The impact of the early stages of the COVID-19 pandemic on academic studies, clinical training, and their opinion on vaccination among radiography students
Kholoud Alzyoud 1 * , Sadeq Al-Murshedi 2 , Andrew England 3
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1 Department of Medical Imaging, Faculty of Applied Health science, The Hashemite University, P.O. Box 330127, Zarqa, 13133, JORDAN2 College of Health and Medical Technology, Al-Zahraa University, Karbala, IRAQ3 Discipline of Radiography, School of Medicine, Brookfield Health Sciences Complex, University College Cork, Cork, IRELAND* Corresponding Author

Abstract

Objectives: Since its inception, the COVID-19 pandemic has generated challenges for healthcare professions and educational institutions worldwide. This study aimed to investigate the effect of COVID-19 on radiography students’ education in Jordan.
Method: A cross-sectional online survey was conducted during the initial COVID-19 lockdown period (31 March to 30 May 2020). All diagnostic radiography year groups at governmental universities (the Hashemite University, Al-Hussein Bin Talal University, and Jordan University of Science and Technology) were invited to complete the anonymous survey in Jordanian using Microsoft Forms.
Results: There were 417 responses. Findings showed that Jordan’s radiography students’ education has been significantly impacted by the COVID-19 epidemic. The majority of survey participants were not convinced the online learning platforms were user-friendly. Comparing remote teaching versus face-to-face instruction, 51% of participants had difficulty concentrating. Access to clinical placements was the biggest issue raised; 86% of respondents stated that their clinical experience differed from what was outlined in the curriculum. 42% of the students were in favor of receiving the COVID-19 vaccines.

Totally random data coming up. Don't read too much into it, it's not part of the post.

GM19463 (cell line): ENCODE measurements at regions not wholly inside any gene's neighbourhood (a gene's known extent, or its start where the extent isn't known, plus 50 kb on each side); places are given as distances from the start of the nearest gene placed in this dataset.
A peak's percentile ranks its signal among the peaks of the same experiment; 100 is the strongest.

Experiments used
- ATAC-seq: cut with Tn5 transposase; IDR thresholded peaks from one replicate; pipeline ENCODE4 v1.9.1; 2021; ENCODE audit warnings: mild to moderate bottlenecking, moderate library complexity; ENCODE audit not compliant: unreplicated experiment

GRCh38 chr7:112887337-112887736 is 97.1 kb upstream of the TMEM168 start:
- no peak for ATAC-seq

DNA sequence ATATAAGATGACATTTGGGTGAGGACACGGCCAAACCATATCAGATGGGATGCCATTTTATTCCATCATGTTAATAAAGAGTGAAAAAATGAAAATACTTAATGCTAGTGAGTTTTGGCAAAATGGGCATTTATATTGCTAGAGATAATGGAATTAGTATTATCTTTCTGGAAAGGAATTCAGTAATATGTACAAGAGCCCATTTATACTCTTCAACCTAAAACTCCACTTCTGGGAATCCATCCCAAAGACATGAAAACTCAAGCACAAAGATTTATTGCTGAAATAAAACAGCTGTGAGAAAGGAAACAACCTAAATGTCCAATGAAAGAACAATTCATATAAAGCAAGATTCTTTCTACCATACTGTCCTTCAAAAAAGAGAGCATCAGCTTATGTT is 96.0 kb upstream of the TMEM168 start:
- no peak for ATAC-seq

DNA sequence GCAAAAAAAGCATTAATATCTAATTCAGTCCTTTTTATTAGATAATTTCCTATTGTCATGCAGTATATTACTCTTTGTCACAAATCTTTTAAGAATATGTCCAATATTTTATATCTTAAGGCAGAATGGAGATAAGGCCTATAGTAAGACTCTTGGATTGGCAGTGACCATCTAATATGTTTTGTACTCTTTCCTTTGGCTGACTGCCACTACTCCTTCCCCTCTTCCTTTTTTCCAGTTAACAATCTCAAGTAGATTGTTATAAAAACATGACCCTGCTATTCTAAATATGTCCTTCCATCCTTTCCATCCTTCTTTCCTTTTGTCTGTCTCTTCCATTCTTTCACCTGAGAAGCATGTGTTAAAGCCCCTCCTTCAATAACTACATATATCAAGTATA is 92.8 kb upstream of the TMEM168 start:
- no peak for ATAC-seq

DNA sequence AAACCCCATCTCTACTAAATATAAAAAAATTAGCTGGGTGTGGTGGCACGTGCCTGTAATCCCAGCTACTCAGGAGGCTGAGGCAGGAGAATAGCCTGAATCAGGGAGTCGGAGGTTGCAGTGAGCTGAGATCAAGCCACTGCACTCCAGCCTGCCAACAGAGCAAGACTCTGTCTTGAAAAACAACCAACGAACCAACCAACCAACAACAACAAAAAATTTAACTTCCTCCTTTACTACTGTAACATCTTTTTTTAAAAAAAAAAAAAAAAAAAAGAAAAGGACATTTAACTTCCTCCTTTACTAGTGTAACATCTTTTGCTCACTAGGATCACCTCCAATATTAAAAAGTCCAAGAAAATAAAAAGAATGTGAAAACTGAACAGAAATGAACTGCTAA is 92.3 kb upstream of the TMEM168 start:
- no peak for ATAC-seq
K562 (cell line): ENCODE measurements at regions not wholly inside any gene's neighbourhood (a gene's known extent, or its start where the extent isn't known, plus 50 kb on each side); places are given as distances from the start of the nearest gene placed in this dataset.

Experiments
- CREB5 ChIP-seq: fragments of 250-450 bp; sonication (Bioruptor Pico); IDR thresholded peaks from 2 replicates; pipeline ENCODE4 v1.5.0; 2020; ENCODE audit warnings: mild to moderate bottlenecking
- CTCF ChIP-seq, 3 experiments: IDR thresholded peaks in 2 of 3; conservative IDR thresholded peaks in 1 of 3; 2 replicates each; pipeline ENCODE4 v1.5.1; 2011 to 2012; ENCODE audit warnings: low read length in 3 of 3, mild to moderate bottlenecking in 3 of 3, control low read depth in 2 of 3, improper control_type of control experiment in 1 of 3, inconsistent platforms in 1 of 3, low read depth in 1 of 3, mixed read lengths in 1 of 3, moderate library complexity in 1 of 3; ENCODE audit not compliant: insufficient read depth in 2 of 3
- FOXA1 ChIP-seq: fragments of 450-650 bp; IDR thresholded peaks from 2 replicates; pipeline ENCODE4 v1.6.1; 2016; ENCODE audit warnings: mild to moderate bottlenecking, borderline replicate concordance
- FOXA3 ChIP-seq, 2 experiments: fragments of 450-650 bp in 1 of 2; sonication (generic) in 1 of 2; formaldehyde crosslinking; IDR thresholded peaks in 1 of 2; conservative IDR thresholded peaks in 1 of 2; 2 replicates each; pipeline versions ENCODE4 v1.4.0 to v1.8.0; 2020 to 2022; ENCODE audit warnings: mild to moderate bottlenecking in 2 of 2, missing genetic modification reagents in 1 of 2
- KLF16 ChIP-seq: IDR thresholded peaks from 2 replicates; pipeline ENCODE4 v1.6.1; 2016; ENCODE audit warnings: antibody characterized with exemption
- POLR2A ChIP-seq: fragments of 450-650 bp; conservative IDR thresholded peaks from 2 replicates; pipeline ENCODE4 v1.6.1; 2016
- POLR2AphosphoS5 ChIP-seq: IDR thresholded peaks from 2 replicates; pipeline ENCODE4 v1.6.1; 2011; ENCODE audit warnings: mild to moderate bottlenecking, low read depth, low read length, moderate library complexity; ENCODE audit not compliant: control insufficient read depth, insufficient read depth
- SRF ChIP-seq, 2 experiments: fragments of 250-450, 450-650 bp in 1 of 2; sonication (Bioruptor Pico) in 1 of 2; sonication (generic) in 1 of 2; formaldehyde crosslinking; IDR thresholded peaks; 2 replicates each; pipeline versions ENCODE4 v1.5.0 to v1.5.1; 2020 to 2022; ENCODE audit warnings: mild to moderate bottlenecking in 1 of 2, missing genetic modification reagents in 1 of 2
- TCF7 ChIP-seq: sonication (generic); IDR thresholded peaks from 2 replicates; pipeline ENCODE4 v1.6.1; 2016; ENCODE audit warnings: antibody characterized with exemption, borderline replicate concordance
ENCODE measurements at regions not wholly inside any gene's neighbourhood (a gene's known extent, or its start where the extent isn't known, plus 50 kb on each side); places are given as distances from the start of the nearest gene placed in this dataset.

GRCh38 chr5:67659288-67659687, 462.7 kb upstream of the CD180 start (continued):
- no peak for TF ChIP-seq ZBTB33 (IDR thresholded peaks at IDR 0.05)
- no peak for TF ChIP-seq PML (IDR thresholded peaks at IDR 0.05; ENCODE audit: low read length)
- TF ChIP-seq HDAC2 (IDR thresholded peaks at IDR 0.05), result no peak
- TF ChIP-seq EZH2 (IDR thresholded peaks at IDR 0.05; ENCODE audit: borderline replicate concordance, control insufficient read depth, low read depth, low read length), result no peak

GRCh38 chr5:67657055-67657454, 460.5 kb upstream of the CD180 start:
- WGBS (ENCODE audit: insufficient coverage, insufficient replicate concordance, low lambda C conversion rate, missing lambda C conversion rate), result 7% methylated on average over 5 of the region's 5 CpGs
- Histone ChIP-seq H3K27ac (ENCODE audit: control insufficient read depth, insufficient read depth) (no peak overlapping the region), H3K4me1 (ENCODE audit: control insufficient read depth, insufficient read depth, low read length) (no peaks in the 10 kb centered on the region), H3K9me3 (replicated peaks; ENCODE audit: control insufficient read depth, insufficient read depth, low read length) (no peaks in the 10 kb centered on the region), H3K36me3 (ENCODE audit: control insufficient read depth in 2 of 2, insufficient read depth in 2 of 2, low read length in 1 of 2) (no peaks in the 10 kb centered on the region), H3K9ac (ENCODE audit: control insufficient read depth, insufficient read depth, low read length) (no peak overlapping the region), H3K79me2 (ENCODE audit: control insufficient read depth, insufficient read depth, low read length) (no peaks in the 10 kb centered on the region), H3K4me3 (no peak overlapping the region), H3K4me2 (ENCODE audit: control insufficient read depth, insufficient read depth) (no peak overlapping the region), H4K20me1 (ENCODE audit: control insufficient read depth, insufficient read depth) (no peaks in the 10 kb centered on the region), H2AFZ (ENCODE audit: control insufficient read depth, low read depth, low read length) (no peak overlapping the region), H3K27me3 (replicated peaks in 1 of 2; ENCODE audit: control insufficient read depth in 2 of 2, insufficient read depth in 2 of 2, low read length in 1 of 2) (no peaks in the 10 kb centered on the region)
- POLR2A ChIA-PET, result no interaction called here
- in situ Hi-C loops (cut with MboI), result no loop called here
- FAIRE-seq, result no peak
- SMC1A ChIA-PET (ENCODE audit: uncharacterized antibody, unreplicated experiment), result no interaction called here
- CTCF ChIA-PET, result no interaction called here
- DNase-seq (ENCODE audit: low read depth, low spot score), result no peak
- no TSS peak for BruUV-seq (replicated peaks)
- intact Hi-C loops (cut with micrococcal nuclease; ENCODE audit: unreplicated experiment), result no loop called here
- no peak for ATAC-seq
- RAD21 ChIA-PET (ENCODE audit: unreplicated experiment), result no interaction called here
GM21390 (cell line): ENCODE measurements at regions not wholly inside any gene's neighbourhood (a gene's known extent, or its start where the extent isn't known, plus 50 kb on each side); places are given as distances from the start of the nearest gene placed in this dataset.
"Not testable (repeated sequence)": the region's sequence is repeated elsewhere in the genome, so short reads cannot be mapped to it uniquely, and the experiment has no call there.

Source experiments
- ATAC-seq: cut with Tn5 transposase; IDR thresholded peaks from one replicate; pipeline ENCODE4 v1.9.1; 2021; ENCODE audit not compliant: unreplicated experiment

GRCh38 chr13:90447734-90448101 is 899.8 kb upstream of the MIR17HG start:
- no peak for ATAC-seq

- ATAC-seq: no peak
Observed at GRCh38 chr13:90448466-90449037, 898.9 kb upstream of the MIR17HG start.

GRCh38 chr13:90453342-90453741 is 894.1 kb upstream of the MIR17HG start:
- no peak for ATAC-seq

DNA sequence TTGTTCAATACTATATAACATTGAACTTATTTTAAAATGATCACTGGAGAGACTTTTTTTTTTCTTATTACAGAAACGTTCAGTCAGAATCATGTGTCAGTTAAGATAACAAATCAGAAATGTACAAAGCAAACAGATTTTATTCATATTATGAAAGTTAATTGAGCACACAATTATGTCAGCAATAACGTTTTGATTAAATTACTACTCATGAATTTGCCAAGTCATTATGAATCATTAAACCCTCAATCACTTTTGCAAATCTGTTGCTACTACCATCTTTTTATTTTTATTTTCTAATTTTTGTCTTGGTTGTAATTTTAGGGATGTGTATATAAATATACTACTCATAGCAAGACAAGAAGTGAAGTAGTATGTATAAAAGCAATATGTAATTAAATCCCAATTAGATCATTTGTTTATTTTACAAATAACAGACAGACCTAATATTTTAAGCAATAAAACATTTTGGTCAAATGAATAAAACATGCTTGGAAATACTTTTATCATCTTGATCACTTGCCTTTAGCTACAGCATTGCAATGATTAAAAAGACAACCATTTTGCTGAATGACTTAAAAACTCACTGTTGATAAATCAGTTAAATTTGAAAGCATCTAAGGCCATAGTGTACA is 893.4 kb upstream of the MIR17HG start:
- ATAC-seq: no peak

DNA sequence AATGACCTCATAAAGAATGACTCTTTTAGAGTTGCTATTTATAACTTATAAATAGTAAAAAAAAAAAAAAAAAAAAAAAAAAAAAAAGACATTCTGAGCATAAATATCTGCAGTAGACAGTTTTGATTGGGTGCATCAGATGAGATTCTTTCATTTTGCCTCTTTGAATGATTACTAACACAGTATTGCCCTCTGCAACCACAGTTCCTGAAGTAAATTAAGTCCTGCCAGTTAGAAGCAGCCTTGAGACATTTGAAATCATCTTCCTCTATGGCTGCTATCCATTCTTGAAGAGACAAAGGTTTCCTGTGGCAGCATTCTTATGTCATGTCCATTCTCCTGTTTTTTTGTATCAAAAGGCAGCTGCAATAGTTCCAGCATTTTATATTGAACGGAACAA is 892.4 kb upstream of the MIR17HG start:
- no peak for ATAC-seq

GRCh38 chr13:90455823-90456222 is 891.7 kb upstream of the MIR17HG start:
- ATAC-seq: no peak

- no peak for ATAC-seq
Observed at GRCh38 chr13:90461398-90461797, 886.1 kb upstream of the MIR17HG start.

Conclusions: Clinical radiography education in Jordan has been significantly impacted by the COVID-19 pandemic. The availability of necessary facilities for online training, the efficiency of the online platforms, and motivation to learn were the significant issues. The adoption of blended learning strategies and the use of simulation to enhance practical placement chances need to be taken into consideration when developing future training curricula and responses to pandemics.

License

This is an open access article distributed under the Creative Commons Attribution License which permits unrestricted use, distribution, and reproduction in any medium, provided the original work is properly cited.

Article Type: Original Article

ELECTRON J GEN MED, 2023, Volume 20, Issue 5, Article No: em522

https://doi.org/10.29333/ejgm/13413

Publication date: 01 Sep 2023

Online publication date: 19 Jun 2023

Article Views: 745

Article Downloads: 596

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